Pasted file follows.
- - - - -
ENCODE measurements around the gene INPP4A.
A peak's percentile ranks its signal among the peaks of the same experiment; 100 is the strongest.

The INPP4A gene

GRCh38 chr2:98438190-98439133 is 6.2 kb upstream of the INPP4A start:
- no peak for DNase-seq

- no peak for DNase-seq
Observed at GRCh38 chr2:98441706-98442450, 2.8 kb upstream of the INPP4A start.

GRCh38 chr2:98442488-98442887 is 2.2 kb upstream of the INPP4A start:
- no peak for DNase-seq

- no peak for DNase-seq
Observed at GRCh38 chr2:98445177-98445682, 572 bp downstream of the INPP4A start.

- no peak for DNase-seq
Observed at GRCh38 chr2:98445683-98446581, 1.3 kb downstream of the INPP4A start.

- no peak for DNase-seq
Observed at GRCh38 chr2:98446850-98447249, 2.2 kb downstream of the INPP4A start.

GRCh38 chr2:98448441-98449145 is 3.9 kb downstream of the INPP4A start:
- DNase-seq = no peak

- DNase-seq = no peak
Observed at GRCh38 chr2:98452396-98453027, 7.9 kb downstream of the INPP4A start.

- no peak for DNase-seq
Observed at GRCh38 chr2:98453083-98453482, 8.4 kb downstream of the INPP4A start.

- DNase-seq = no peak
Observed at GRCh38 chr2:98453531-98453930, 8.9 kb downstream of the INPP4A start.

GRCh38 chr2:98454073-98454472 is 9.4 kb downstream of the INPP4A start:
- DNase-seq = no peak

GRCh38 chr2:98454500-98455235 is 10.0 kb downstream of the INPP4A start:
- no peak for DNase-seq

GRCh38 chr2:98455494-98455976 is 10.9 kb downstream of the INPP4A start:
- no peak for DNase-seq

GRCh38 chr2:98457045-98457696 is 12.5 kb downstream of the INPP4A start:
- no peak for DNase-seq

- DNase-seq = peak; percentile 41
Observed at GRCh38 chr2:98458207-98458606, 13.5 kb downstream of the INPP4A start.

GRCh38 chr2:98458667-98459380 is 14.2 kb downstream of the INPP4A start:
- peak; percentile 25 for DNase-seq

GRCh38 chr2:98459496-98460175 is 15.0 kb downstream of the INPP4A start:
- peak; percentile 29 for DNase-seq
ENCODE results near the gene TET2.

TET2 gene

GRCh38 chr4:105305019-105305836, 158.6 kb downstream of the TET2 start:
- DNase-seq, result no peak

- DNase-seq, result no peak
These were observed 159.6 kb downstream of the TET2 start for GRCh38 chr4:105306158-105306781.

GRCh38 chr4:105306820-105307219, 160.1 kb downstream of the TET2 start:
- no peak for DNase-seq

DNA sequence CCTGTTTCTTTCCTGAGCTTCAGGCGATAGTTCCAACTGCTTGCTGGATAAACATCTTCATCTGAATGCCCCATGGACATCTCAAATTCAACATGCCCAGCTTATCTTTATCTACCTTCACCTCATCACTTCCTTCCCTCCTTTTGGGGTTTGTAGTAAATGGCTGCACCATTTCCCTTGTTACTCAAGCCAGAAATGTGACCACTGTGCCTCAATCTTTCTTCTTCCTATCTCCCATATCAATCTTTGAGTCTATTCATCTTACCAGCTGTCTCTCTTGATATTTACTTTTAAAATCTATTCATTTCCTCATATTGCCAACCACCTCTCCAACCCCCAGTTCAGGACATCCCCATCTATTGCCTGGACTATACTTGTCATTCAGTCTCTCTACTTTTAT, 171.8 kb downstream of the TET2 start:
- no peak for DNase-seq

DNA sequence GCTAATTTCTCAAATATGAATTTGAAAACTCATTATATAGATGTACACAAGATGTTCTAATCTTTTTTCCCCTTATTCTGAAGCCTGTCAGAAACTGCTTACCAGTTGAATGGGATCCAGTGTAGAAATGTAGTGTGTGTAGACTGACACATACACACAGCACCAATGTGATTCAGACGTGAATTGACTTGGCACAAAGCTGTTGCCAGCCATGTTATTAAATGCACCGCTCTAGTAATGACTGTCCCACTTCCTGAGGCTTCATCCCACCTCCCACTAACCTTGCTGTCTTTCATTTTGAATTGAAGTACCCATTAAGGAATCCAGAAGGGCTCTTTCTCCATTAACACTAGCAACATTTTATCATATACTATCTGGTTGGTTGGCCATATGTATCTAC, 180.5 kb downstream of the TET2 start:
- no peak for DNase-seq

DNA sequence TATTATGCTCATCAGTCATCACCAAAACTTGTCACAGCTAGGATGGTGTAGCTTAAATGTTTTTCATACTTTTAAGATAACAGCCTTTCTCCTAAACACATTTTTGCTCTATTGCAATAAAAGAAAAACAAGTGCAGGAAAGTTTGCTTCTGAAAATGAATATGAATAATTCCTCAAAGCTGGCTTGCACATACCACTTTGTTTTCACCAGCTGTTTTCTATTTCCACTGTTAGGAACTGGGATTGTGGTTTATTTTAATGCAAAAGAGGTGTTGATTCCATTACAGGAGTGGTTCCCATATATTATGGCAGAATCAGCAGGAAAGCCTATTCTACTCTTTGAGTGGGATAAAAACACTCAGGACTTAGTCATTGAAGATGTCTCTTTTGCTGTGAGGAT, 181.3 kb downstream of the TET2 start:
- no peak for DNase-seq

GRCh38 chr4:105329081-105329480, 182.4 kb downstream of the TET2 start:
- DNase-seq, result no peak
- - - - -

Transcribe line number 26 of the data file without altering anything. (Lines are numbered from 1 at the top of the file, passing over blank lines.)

GRCh38 chr2:98454500-98455235 is 10.0 kb downstream of the INPP4A start: